Conservatives may be reduced to their lowest ever number of councillors in London at the local elections on May 3 but could hold onto their flagship councils of Wandsworth and Westminster, a leading elections pundit has said.
“Labour had success in London in the 2017 general election and I would expect this to continue in 2018,” Tory former MP Robert Hayward (now Lord Hayward) told a media briefing in the capital ahead of the polls at 150 councils in England including all 32 London boroughs.
He indicated the number of Conservative councillors could fall below the previous low of 519 recorded at the 1994 London borough elections. They won 612 seats at the previous polls in the cycle in 2014.
“I would be surprised if the Tories do not have an all-time low in the number of their councillors in London this May,” he said.
However, in contrast to some other forecasts of a Tory debacle, he expected the party could hold onto Wandsworth, which has been controlled by Conservatives since 1978, and Westminster, controlled by Tories since 1964.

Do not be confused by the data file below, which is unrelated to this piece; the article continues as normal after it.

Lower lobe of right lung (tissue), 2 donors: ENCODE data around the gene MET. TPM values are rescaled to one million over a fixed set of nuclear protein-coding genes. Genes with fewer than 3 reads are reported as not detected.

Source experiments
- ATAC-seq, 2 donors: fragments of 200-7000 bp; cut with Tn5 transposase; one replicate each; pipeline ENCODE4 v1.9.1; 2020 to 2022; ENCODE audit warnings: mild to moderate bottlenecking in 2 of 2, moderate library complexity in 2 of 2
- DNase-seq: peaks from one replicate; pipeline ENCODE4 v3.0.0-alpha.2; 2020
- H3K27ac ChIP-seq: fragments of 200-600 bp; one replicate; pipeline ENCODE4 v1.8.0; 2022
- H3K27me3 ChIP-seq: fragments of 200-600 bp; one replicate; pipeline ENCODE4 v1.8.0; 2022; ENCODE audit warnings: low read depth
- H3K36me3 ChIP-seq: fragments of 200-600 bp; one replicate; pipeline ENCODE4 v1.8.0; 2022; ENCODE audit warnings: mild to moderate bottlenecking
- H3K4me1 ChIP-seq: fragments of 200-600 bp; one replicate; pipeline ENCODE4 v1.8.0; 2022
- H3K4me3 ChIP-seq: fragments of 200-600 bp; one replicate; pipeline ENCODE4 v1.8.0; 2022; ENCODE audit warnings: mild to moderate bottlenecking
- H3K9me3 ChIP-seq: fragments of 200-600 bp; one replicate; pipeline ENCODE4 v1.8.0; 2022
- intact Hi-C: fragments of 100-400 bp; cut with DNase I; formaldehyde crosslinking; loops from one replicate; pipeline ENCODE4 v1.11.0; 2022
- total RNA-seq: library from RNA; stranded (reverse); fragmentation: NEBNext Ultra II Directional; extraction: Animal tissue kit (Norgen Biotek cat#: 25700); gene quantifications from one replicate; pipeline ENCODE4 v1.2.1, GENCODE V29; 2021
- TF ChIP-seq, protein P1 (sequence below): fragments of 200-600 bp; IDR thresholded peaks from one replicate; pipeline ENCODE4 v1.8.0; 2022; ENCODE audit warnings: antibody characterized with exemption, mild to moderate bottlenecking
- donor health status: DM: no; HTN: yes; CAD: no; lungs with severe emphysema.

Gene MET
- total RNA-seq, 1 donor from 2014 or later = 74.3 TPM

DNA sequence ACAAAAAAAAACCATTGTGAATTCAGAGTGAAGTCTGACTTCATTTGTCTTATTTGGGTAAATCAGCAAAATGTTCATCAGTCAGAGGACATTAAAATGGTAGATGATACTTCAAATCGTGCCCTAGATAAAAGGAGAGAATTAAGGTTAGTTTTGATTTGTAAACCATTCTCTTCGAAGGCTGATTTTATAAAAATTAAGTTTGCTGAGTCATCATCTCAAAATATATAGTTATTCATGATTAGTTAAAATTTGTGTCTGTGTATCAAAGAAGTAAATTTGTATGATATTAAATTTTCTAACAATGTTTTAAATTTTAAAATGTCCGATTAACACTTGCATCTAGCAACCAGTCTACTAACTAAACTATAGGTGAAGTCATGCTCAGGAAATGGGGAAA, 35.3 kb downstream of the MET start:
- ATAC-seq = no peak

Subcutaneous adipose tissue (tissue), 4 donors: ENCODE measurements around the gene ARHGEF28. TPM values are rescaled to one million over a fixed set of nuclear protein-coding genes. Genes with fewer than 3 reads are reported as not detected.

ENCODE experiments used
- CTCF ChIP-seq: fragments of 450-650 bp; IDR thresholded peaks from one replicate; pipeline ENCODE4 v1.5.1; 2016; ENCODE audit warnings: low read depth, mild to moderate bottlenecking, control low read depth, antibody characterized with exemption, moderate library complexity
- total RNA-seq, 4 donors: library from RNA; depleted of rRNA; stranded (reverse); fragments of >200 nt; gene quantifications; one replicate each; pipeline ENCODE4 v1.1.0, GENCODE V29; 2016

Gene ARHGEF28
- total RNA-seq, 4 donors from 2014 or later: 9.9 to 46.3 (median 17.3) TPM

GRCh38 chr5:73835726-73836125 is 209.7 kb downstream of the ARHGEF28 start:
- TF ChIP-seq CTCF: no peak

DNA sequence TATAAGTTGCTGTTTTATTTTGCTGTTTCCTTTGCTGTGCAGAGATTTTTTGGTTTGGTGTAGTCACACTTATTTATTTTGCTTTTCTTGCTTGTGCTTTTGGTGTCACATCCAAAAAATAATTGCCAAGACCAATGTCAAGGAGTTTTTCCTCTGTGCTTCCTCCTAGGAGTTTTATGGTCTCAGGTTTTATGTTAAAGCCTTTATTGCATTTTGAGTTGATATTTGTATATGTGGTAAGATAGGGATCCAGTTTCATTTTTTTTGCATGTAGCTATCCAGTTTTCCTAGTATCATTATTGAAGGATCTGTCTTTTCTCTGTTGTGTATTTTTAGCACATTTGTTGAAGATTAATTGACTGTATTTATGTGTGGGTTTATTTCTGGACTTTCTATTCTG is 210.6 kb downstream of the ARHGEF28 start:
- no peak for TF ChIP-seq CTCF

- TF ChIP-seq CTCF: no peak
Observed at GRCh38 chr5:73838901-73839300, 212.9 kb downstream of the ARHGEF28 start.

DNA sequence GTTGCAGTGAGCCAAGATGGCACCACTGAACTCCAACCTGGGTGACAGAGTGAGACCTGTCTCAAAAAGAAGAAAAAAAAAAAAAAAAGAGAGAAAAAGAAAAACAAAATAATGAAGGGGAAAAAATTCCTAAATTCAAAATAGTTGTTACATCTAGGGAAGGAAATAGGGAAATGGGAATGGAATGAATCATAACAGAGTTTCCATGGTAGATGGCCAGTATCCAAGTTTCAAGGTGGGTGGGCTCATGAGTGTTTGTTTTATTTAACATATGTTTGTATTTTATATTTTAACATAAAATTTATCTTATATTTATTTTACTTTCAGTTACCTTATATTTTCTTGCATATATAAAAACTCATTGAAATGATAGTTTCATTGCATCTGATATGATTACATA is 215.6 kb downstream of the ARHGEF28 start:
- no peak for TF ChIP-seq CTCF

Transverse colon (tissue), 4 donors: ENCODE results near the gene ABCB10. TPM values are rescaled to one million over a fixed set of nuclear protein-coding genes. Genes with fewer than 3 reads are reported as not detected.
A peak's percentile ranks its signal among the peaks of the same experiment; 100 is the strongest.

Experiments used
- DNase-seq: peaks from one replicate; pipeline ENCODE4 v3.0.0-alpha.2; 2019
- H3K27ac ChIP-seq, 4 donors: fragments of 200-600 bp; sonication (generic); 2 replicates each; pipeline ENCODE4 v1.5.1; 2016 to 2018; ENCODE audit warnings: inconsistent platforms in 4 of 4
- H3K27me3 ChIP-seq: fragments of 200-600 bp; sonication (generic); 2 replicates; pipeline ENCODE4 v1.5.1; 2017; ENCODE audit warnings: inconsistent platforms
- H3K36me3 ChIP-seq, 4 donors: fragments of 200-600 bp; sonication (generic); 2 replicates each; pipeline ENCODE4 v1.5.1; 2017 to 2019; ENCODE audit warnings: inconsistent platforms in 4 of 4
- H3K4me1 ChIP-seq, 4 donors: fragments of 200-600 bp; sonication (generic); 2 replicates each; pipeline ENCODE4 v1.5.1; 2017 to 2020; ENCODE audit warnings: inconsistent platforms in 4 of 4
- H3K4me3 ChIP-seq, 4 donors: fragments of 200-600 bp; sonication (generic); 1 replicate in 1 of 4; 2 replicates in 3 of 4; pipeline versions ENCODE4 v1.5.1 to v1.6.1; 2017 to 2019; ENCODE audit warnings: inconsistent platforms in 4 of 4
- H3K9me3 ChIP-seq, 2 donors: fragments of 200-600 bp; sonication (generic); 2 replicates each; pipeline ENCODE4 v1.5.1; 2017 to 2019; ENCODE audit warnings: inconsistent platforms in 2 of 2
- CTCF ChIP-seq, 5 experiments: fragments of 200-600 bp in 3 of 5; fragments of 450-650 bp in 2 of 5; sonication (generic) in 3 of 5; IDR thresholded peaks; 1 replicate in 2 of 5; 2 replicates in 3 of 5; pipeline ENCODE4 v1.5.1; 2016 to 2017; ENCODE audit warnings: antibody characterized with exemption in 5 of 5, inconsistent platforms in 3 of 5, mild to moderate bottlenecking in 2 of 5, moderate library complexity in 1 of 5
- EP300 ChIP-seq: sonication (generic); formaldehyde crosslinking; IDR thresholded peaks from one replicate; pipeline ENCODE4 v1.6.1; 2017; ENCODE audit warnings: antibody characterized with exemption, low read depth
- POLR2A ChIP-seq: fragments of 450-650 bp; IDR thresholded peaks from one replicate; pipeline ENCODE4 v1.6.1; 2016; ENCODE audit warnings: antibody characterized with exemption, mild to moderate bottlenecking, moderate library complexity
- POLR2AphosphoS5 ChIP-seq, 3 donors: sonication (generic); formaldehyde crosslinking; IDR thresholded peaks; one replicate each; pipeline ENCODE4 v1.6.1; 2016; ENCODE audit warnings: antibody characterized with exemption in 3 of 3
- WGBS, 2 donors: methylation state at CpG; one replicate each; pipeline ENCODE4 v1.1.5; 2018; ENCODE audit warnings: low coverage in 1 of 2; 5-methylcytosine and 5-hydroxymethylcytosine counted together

Conservatives could also do relatively better outside the capital. The analyst told the briefing hosted by policy research consultancy ComRes: “You will see a marked difference between the polls in London and the rest of England.”
Figures from political researchers YouGov and Professor Tony Travers of the London School of Economics showed Labour’s vote share was much bigger and that of the Tories much smaller in London than their overall general election vote shares in Great Britain but that position was reversed outside of London.
“I would expect Conservatives to lose seats overall but not to such an extent as to endanger Theresa May’s premiership,” Mr Hayward said.
“Labour should be doing better outside London but I don’t know whether Labour will take Trafford.”
Prof Travers told the briefing: “Conservatives have been doing well in local government for a party that has been in power for eight years.”